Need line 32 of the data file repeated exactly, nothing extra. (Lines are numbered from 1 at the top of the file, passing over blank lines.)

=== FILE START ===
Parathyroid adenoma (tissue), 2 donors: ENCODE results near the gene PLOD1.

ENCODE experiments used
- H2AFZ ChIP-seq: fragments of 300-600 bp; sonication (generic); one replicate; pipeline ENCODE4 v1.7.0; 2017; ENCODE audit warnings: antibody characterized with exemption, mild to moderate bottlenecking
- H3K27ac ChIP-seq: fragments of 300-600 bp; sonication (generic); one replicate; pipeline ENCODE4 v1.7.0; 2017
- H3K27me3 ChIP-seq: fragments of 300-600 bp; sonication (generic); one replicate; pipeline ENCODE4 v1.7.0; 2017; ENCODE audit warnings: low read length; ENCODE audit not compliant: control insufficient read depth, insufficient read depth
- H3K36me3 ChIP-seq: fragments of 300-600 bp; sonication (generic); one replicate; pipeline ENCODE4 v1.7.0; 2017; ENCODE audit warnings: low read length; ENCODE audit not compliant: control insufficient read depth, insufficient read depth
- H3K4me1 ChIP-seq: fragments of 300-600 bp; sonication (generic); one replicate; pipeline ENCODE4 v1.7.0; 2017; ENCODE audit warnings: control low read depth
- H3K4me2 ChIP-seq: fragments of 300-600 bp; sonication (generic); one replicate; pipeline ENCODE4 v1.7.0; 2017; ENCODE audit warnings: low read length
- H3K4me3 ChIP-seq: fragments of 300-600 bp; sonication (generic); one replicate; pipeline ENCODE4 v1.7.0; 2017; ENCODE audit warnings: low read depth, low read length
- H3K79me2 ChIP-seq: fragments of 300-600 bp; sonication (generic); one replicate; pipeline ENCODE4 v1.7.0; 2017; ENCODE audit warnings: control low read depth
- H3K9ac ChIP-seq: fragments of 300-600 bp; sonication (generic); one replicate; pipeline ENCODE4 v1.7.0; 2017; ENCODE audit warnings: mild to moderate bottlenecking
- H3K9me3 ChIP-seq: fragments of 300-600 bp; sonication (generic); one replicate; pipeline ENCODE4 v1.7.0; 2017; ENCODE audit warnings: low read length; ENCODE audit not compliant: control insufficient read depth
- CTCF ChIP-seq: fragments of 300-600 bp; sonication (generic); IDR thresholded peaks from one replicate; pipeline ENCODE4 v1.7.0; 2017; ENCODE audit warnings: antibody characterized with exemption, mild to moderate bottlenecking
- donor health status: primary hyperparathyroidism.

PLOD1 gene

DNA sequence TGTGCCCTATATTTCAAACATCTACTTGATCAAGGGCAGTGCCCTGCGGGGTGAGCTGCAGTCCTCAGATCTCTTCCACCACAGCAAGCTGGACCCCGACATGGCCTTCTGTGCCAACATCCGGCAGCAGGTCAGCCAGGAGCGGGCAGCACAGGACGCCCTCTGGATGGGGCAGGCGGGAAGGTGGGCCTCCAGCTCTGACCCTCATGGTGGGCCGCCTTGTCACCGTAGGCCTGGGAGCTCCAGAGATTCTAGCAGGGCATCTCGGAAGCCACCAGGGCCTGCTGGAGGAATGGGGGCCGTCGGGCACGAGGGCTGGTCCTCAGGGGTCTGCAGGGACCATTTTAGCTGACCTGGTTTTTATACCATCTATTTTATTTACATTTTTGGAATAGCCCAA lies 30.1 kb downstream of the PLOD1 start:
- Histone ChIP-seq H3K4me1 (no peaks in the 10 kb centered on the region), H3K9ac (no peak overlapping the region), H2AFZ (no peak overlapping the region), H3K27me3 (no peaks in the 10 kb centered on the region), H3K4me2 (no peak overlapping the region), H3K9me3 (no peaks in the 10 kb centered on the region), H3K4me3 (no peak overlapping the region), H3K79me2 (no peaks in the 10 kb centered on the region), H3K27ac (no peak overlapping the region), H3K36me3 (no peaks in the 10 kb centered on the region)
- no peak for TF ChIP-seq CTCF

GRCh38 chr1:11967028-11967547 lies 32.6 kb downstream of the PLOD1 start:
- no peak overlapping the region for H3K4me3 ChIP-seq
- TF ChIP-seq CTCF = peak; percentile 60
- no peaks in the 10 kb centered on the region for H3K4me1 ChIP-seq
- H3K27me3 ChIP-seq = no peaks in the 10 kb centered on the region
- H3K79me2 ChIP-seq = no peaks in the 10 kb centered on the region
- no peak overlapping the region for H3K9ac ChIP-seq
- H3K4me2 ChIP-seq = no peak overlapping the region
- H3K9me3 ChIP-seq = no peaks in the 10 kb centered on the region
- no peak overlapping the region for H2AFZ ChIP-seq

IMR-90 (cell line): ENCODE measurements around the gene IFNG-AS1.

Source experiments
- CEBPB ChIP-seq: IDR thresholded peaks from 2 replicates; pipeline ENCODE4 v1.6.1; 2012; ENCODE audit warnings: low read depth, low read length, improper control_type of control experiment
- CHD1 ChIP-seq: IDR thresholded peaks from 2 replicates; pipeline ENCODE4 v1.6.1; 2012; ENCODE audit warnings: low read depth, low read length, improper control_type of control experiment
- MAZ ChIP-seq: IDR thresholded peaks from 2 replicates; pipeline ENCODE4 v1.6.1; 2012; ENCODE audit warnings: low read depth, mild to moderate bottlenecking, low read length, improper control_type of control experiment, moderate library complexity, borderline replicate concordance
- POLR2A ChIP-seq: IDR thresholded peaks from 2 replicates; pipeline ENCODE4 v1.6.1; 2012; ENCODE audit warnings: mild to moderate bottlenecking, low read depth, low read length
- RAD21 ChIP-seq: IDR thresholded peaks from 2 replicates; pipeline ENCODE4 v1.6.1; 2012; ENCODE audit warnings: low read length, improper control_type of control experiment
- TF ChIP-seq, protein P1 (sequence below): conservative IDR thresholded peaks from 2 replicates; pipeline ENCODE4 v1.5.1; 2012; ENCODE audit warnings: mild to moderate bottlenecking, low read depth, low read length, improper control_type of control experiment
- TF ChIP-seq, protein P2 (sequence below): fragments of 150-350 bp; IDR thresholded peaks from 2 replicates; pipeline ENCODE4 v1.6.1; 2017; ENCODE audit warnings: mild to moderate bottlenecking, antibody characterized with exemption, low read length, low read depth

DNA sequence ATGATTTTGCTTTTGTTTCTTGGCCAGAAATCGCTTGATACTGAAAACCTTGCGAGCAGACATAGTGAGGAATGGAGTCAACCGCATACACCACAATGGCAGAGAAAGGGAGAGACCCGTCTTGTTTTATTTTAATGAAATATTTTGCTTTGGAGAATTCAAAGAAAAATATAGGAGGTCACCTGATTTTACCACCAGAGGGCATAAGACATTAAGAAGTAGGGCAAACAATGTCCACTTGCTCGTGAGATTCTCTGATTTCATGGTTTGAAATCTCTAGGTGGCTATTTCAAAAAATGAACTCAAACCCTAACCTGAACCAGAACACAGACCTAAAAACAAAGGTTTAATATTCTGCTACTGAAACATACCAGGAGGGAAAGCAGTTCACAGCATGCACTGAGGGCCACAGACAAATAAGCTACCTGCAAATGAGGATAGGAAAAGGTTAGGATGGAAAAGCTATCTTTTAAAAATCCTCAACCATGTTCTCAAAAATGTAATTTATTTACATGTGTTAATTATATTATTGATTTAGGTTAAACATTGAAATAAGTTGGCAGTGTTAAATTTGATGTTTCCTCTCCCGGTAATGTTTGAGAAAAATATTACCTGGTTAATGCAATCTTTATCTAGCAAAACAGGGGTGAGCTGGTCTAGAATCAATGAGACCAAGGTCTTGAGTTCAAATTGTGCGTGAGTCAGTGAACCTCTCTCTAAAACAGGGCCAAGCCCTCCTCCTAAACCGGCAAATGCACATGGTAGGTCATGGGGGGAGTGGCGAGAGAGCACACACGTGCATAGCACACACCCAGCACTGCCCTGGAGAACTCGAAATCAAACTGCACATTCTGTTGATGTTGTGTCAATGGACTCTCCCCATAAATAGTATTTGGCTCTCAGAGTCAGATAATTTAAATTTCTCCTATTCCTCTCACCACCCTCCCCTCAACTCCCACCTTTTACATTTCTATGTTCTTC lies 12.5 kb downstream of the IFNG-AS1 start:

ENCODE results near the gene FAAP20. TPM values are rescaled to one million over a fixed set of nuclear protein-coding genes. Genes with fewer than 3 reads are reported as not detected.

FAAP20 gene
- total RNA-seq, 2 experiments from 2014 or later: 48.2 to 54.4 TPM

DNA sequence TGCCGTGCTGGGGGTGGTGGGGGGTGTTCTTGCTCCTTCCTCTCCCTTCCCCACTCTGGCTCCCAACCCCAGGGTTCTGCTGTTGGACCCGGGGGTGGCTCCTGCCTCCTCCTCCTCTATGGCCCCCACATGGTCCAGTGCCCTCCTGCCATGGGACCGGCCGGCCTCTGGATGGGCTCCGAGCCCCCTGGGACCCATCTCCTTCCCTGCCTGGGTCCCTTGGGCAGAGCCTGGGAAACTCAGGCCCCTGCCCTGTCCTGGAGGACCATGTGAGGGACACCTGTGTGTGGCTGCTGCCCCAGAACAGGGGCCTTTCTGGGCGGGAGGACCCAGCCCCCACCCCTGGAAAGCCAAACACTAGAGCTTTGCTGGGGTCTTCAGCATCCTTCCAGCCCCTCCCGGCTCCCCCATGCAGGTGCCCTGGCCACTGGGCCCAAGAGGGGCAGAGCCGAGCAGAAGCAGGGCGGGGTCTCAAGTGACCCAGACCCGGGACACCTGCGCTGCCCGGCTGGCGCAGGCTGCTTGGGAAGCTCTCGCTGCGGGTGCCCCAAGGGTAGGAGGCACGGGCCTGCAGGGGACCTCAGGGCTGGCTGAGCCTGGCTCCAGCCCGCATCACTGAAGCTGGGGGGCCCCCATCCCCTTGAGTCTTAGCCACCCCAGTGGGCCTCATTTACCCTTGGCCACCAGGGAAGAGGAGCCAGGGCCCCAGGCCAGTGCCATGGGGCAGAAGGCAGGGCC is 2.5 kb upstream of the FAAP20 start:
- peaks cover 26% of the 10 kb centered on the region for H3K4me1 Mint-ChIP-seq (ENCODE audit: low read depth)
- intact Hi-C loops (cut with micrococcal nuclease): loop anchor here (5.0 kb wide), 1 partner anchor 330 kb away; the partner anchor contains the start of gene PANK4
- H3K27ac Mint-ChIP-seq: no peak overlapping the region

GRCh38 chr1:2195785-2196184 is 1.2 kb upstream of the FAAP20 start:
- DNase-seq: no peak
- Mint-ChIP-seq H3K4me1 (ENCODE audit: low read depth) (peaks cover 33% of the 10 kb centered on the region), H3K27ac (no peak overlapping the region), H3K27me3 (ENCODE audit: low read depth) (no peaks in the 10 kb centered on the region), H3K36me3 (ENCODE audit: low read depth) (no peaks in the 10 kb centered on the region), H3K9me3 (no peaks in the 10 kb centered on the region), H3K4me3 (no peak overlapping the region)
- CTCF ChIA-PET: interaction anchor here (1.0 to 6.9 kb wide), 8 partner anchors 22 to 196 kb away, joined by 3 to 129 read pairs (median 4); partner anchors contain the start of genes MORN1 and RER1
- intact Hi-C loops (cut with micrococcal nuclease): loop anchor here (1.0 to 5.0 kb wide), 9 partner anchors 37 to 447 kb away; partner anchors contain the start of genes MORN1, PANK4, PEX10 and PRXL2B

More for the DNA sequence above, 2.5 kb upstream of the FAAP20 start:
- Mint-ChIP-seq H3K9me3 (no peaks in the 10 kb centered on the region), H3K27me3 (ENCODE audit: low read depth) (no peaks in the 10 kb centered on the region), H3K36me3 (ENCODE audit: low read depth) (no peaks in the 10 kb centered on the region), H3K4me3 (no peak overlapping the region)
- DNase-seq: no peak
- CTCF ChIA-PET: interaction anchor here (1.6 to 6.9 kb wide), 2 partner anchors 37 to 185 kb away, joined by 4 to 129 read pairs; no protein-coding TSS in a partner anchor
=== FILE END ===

- CHD1 ChIP-seq: IDR thresholded peaks from 2 replicates; pipeline ENCODE4 v1.6.1; 2012; ENCODE audit warnings: low read depth, low read length, improper control_type of control experiment